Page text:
For example, corruption is one of the main forces holding back social and economic development in many parts of the world, and elimination of bribery would have enormous value creation impact in of itself. Also, as we see from the recent Volkswagen case, when attempts to cheat on compliance are uncovered, it has a disastrous effect on shareholder value.
The second element is environmental sustainability — the inter-generational aspect of running a business in a way today that preserves our planet and its natural capital for future generations. While it has been pointed out that there are profits and savings to be made in attacking environmental problems, it is also often more costly to operate a business in a completely sustainable way than not. As was made clear at COP21 in Paris, trillions of dollars are at stake in reducing our carbon emissions.
The third element is value creation. The Creating Shared Value approach, as defined here, goes well beyond solving an individual social problem and is a general way of doing business aimed at creating value for all the key stakeholders important for the success of a business — customers, consumers, shareholders, employees, suppliers, distributors, business partners and national economies — regardless whether a social problem exists.
From a business point of view, the prime overall benefit is the creation of strong trust in a company and its management — the basis of all business transactions and vital when crises arise.
Companies that have developed such trust over the long term (such as Johnson & Johnson, GE, as well as Unilever and Nestlé) have been able to generate enduring success while creating better external business conditions, greater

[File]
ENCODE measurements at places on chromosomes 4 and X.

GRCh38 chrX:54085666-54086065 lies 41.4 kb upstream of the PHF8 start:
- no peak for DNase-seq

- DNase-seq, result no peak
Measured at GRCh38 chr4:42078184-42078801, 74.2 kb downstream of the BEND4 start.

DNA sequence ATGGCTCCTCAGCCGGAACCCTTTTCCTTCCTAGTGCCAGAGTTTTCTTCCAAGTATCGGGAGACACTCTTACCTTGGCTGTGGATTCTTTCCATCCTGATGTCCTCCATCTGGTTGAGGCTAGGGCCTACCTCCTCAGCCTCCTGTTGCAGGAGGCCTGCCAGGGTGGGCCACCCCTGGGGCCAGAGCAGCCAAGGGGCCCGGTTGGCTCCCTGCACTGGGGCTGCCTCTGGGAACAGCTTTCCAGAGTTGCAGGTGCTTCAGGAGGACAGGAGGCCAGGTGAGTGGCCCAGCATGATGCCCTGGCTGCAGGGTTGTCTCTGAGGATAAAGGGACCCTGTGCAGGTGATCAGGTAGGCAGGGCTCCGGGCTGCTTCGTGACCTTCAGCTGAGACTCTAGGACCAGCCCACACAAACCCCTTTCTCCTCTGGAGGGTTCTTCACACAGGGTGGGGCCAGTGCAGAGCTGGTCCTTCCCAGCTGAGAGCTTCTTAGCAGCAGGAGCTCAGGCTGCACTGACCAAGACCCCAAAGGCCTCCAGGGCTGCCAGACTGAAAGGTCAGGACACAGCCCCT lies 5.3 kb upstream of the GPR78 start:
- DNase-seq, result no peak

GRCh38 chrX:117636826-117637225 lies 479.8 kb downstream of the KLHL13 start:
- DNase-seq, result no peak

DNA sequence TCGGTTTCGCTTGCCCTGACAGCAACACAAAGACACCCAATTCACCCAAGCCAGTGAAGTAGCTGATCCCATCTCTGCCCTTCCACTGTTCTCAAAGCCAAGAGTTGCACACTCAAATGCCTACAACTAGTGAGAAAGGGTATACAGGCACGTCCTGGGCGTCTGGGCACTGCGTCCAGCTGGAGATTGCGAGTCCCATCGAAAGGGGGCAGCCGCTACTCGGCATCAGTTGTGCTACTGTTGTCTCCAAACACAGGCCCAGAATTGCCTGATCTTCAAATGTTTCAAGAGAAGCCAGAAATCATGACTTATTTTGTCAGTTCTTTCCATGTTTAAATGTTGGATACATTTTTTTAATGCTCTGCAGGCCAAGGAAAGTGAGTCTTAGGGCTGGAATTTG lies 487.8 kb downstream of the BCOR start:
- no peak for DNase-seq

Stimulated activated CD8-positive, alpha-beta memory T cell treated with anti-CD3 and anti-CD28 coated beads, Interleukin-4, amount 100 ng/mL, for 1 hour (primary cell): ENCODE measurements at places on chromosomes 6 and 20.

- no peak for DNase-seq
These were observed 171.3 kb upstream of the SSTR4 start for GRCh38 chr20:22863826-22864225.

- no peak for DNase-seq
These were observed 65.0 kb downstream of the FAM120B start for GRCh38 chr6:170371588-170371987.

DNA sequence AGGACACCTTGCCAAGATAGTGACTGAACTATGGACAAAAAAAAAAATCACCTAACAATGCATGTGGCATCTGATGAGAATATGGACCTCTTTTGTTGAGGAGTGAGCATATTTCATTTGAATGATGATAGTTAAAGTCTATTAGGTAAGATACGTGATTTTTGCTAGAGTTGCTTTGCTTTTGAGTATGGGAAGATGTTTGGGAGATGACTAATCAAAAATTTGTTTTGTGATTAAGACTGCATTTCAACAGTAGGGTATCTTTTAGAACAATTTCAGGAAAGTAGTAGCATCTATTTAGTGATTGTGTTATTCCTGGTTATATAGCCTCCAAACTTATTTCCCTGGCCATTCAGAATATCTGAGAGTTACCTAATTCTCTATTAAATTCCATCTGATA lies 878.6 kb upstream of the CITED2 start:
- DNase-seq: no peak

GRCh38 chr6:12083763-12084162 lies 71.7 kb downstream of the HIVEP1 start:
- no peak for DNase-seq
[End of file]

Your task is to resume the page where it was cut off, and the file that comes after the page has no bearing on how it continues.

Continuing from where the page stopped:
internal efficiencies, strong brands and innovative products that serve the needs of their customers. It is just good long-term business thinking.
From a societal benefit perspective, companies that create value through compliance, sustainability and key stakeholder engagement have a broad-scale and positive impact on living standards, health and environmental conditions.
This requires that all employees in all functions across a company have as their objective creating long term value for the multiple key stakeholders of the company, not just aiming to solve an individual social problem that can improve competitiveness.
As Marie Antoinette once said, "There is nothing new except what has been forgotten."
This combined approach was in fact present in the original formulation of Creating Shared Value as published and launched by Nestlé, SA in 2009.
It was stated that value creation could not be claimed unless sustainability and compliance standards also were met. While three areas of focus were chosen key to Nestlé’s business strategy (water, nutrition, rural development) it is a way of doing business by the entire corporation for all its stakeholders.
Today, I call this combination of corporate responsibility, environmental sustainability and value creation the Total Shared Value Proposition because the integration of all three elements are necessary in order to truly create value.
I believe this broader definition of shared value is necessary to expand it from the corporate citizenship realm into fundamental corporate strategy and business thinking for companies, both big and small.
I also hope that this more inclusive approach to Creating Shared Value will end debates about the death of CSR and will expand the application of Creating Shared Value across all parts of individual companies and deeply imbed it in corporate culture and the minds of all employees.
For capitalism as a whole, respect for business is at an all-time low, and improving it requires adoption of all three aspects of Total Shared Value.